Private label brands are manufactured by a particular company under another company’s brands. Over the past few years, private labels have seen a growth in market share. In fact, during the Private Label Manufacturer Association show last year in Chicago, the association indicated that the business continues to grow by 5%.
Private labels are available in different types of industries from cosmetics to food. They are mostly lower cost alternatives to other types of brands. Nielsen noted that the store sales of private labels are estimated to be at $120 billion. Private label company giants like Aldi and Save-A-Lot have catered to retail store companies like Trader Joes and Whole Foods. According to the National Bureau of Economic Research, most consumers tend to patronize private label brands because they are cheaper than others.
Why Private Label Is Innovating
The popularity of private labels has presented opportunities to manufacturers of major brands to create products that appeal to private label shoppers. For example, Hormel Foods is launching its latest commercial retail team to help partners grow their private label strategies.
Private labels also need to take a step further to meet the demands of their customers. Private label brands are also venturing into healthier products. For instance, Ohio-based SmithFoods have started producing almond milk aside from traditionally manufacturing milk and other dairy products. On the other hand, Perrysburg from Ohio manufactures not only private label frozen pizza and snacks but also “better for you” products with organic and gluten-free ingredients.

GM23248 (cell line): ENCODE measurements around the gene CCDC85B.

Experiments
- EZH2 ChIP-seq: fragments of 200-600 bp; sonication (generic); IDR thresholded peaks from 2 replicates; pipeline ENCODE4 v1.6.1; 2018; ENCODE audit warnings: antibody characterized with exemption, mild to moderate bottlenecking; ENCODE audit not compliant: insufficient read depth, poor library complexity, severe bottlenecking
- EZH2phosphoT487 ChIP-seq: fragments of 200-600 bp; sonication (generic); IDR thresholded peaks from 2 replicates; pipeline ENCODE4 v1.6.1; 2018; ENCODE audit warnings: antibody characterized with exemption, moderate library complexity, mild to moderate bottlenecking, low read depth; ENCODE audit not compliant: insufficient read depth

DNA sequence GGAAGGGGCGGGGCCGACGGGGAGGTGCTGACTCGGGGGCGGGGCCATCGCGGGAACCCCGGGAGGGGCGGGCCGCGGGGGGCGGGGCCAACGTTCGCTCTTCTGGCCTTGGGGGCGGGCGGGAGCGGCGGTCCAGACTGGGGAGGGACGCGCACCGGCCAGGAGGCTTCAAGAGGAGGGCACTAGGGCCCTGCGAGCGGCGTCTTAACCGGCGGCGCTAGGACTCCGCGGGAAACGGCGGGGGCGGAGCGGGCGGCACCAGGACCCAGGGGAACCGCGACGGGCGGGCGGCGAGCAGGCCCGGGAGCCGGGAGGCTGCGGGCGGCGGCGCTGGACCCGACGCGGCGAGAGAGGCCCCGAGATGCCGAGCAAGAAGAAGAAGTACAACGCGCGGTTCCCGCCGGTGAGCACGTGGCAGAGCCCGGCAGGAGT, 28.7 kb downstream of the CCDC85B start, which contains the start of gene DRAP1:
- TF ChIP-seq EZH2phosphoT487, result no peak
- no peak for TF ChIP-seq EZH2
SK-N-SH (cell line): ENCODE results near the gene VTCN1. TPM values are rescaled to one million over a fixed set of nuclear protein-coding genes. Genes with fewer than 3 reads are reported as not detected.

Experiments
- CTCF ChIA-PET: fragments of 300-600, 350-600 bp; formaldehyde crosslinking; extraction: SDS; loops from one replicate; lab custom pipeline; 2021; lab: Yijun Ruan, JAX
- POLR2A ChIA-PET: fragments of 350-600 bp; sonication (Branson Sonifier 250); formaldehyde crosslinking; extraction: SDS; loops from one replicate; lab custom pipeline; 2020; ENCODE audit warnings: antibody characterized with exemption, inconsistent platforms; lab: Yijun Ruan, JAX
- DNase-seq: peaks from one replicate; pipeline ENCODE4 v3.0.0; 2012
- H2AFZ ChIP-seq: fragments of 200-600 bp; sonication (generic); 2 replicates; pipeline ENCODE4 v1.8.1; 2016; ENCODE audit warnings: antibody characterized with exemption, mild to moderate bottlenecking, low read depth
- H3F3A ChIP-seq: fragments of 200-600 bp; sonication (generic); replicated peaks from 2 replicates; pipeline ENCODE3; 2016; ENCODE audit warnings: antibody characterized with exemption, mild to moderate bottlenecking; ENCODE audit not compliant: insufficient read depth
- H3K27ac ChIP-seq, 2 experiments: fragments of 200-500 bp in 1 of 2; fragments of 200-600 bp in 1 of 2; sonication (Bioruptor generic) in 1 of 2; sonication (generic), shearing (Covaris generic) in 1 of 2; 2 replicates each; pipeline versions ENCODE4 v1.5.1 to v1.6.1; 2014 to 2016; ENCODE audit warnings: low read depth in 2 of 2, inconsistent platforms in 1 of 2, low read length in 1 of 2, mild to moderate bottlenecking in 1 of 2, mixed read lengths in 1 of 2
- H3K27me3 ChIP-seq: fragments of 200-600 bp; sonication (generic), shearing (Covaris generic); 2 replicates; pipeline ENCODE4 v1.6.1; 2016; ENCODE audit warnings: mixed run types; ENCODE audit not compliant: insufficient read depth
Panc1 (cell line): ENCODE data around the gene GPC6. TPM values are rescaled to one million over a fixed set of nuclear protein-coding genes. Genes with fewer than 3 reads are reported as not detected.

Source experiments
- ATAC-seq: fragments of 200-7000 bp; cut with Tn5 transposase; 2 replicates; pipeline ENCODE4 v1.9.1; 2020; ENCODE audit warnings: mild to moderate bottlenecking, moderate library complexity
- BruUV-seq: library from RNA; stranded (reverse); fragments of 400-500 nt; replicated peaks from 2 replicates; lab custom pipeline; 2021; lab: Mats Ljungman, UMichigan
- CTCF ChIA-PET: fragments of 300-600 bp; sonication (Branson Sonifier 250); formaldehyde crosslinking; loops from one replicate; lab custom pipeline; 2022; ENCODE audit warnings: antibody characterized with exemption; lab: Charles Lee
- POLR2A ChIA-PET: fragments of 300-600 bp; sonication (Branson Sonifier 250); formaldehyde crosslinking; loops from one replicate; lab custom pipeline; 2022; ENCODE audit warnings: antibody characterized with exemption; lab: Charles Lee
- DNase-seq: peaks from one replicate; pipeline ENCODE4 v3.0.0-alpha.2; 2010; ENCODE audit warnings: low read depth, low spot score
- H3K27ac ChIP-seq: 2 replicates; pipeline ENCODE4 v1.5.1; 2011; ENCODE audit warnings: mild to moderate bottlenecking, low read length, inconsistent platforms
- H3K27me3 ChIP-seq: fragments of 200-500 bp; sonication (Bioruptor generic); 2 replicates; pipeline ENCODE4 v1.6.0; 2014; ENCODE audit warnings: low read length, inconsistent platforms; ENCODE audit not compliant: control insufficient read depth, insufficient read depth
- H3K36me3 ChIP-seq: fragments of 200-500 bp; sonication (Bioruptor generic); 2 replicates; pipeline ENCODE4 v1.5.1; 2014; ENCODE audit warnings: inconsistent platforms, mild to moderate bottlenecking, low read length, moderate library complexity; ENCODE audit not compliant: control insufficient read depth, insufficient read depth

Millennials Are The Future Consumers
Neil Stern, a senior partner from McMillanDoolittle, noted that most food retailers in the United States are updating their private label offerings to meet the demands of their customers. For now, these private label brands are focusing on producing organic and natural products.
The direction towards healthier options is being driven by younger consumers in the market. Younger or millennial shoppers are now warming up to startup brands especially those that offer healthier choices. Millennials are considered the most aggressive of all types of consumers.
In a recent survey conducted by the PLMA, millennials agreed that they have the knack to try food created in different ways. Meaning that they opt for healthier options that are prepared in the most sustainable way. Their food choices have also reflected their eating habits. However, Millennials do not like to spend an exorbitant amount of money to buy their food. According to the same survey, 75% of millennials tend to shop in the supermarket, where bakery goods and dairy items top their list.
With this data, supermarkets can experience big payoffs by innovating their private labels to meet the eating habits of Millennials. Store brands have the opportunity to compete with the well-recognized national brands and in some cases, win.
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